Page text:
I don’t need a source to tell me that there will be no criminal charges arising from the Residential Mortgage Backed Securities working group, the task force set up to “hold accountable” those financial institutions who crashed the economy through misdeeds in the securitization process. Take only this piece of evidence: all of the subpoenas so far issued by the RMBS working group have been civil in nature, not criminal. That’s about all the evidence I need.
|By: David Dayen Monday September 10, 2012 8:37 am|
|By: David Dayen Tuesday September 4, 2012 1:20 pm|
Talking Points Memo picks up on Eric Schneiderman’s investigation of Bain Capital’s tax avoidance strategies, and asks a couple questions about why the New York Attorney General is probing something clearly within the purview of the IRS.
|By: David Dayen Sunday September 2, 2012 4:00 pm|
Eric Schneiderman may not be on the roster of speakers at the upcoming Democratic National Convention. But he appears to be providing a much more valuable service.
|By: David Dayen Thursday August 16, 2012 6:35 am|
CNN passes along a “no, really this time, seriously” promise that the RMBS (Residential Mortgage-Backed Securities) working group, tasked with looking into securitization fraud, will soon make a major announcement.
|By: David Dayen Tuesday August 14, 2012 2:50 pm|
Standard Chartered Bank avoided a contentious Wednesday hearing that could have led to the revocation of their ability to do business in the state of New York, by reaching a settlement with the state Department of Financial Services for $340 million over widespread money laundering charges. This is a bit less than some of the rumors that came out yesterday about the negotiations, but it does include a monitor for New York to enforce compliance.
|By: David Dayen Thursday August 9, 2012 6:40 am|
It has now been six months since the announcement of the foreclosure fraud settlement between multiple federal agencies, the state Attorneys General and the five leading banks. It has also been six months since the establishment of the RMBS working group, the task force inside the larger financial fraud unit at the Justice Department, which is supposed to be ferreting out fraud among the major banks in the securitization phase of the housing bubble. New York Attorney General Eric Schneiderman famously said that if nothing happened in the task force within six months, he would walk away in very loud fashion.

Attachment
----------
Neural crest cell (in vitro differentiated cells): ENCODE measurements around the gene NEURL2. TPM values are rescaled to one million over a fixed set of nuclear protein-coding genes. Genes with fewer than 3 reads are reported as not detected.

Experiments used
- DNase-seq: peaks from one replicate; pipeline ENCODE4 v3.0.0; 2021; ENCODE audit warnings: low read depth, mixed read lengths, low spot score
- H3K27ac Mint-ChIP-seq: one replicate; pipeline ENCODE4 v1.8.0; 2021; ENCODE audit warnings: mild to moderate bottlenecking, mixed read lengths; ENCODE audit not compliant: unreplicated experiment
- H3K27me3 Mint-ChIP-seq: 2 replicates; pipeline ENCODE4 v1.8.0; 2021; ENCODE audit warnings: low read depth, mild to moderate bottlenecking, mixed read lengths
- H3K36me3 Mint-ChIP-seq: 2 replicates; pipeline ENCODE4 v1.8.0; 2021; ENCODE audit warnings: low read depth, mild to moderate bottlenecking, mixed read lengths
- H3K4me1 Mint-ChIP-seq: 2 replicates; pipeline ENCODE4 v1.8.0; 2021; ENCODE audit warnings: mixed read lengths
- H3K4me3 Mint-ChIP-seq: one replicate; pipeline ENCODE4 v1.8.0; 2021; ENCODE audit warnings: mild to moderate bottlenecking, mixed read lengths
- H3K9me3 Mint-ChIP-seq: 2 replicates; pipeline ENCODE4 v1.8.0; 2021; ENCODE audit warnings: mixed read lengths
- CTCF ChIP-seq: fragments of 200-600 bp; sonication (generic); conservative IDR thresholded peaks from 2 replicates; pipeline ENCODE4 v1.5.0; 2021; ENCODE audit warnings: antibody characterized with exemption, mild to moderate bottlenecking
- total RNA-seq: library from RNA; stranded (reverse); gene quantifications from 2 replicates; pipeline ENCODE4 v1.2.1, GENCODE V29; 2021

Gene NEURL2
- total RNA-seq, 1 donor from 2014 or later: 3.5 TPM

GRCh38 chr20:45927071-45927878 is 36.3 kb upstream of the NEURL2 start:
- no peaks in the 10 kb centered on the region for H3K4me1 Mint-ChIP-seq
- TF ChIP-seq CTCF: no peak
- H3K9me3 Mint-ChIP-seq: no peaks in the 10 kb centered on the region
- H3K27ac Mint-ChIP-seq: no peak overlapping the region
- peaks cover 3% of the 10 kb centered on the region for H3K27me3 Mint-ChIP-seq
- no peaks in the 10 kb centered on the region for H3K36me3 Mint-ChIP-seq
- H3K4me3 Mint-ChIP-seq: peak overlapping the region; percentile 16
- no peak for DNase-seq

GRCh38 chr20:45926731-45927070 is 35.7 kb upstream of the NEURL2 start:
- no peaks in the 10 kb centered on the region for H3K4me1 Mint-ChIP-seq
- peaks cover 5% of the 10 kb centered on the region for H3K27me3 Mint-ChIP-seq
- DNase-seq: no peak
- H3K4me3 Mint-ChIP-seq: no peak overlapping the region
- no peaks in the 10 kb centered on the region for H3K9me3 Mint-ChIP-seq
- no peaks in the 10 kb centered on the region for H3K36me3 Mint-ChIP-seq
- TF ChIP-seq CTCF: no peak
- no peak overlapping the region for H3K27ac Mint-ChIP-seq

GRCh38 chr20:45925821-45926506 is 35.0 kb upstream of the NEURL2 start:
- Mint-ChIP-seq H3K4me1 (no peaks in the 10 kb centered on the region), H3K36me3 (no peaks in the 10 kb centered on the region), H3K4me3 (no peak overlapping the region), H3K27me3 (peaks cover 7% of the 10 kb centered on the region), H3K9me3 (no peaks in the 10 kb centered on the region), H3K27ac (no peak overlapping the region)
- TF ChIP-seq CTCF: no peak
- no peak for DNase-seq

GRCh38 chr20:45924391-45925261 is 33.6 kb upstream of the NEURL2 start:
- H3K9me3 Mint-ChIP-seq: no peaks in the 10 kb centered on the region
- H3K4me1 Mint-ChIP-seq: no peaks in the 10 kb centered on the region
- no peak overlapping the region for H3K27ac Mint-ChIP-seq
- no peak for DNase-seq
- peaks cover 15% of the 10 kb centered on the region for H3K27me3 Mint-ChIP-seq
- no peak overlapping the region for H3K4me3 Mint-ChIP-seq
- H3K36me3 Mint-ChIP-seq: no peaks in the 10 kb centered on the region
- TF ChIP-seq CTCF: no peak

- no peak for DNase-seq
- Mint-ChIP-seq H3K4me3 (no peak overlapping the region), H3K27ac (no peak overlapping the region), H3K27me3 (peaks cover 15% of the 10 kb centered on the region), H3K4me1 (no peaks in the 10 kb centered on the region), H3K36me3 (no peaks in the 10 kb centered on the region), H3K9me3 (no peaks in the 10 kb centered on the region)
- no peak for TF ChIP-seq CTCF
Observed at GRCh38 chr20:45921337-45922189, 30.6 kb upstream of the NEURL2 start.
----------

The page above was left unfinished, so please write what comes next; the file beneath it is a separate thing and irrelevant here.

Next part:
I think it’s fair to say that nothing has happened.
|By: David Dayen Thursday July 12, 2012 11:43 am|
This shift toward Holder, however, deserves scrutiny. There have been plenty of documented stories of reluctance toward investigation from Treasury and the SEC and HUD. This centers all the attention on DoJ, however. It’s not entirely credible that Holder is operating independently to slow-walk an investigation that has been slow-walked by virtually every official in the Obama Administration at one point or another. It feels as if Holder has become the “rotating villain” in this scheme, someone to deflect attention away from the whole policy framework to let the banks off for their crimes. Ultimately, the buck has to stop at the very top, with the President.
|By: masaccio Friday July 6, 2012 2:00 pm|
The Financial Fraud Enforcement Task Force is an investigatory sham. Wall Street gets to keep the money and its reputation for brilliance. Pot smokers and guys carrying water to Occupy events should be so lucky.
|By: David Dayen Wednesday June 27, 2012 2:15 pm|
Good news, New York Attorney General Eric Schneiderman issued a wide-ranging subpoena yesterday. Only it had nothing to do with the financial fraud task force he’s co-chairing. Instead, this was a subpoena about campaign contributions to tax-exempt groups.
|By: Gregg Levine Friday June 15, 2012 3:04 pm|
Throughout the three-plus days of panels, training sessions, caucuses and keynotes, attendees quite likely heard no mention of nuclear power, its persistent threats to safety, its drastic drain on the budget, its onerous oppression of workers or its brazen gouging of rate-payers. For, while there were well over 100 panels, and dozens of other training sessions and caucuses, nothing on the schedule even made a passing attempt to address nuclear energy here in the United States or the ongoing (and growing) crisis of radioactive contamination from Fukushima spreading across the globe.